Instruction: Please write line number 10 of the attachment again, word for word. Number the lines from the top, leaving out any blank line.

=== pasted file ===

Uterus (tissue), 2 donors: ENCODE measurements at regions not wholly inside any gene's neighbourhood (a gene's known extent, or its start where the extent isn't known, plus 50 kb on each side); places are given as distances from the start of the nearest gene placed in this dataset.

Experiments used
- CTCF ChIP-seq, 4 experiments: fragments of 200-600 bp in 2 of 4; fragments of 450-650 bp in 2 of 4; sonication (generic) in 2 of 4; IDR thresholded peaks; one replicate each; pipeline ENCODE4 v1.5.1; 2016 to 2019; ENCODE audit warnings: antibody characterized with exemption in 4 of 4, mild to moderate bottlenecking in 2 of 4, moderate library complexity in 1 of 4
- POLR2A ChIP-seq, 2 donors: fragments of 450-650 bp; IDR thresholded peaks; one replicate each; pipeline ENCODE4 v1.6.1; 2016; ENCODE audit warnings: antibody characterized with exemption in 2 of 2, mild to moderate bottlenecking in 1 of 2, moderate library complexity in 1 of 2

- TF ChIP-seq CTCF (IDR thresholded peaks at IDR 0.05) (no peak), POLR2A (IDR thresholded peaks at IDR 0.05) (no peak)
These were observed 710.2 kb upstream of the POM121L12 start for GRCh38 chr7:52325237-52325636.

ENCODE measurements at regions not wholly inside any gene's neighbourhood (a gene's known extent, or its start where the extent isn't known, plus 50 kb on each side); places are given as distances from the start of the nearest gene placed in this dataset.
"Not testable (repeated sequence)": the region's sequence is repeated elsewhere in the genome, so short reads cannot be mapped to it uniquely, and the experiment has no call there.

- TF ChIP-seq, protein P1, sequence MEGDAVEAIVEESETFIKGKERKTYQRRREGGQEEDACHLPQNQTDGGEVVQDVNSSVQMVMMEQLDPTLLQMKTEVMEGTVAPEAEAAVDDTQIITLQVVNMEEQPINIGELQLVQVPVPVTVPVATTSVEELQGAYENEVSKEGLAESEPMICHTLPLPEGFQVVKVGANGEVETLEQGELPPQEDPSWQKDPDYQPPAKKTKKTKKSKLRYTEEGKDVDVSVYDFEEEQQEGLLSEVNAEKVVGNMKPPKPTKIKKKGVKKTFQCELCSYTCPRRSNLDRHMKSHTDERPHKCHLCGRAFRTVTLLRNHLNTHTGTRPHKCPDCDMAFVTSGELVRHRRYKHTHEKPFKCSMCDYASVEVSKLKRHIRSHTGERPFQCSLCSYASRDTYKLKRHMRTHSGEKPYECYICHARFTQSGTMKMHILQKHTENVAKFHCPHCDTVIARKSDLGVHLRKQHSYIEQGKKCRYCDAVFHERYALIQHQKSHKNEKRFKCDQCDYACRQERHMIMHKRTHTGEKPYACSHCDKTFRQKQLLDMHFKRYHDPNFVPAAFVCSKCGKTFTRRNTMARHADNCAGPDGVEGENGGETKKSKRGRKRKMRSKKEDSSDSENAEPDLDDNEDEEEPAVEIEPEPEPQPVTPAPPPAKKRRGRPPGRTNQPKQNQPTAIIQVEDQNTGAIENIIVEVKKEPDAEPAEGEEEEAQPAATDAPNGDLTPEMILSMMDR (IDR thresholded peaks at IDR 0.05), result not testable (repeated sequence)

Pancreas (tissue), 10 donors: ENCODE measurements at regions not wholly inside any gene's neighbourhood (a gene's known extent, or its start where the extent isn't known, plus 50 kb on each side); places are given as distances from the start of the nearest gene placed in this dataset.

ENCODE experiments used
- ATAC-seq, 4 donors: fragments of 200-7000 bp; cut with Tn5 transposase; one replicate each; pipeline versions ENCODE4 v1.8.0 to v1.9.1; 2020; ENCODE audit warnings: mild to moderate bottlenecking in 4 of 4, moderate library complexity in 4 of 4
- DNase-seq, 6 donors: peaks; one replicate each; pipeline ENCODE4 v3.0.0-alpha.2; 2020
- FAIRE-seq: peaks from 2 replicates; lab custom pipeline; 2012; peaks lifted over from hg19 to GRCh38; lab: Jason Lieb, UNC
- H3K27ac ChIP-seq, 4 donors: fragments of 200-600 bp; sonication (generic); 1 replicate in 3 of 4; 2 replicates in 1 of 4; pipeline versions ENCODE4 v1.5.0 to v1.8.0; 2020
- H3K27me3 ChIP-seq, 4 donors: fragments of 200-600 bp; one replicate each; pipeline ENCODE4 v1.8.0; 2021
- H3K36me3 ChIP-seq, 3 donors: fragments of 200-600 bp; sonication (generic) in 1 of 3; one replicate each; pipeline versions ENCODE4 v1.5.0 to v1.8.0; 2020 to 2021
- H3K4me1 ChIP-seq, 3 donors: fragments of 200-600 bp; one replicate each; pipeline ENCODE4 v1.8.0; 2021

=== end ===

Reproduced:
Pancreas (tissue), 10 donors: ENCODE measurements at regions not wholly inside any gene's neighbourhood (a gene's known extent, or its start where the extent isn't known, plus 50 kb on each side); places are given as distances from the start of the nearest gene placed in this dataset.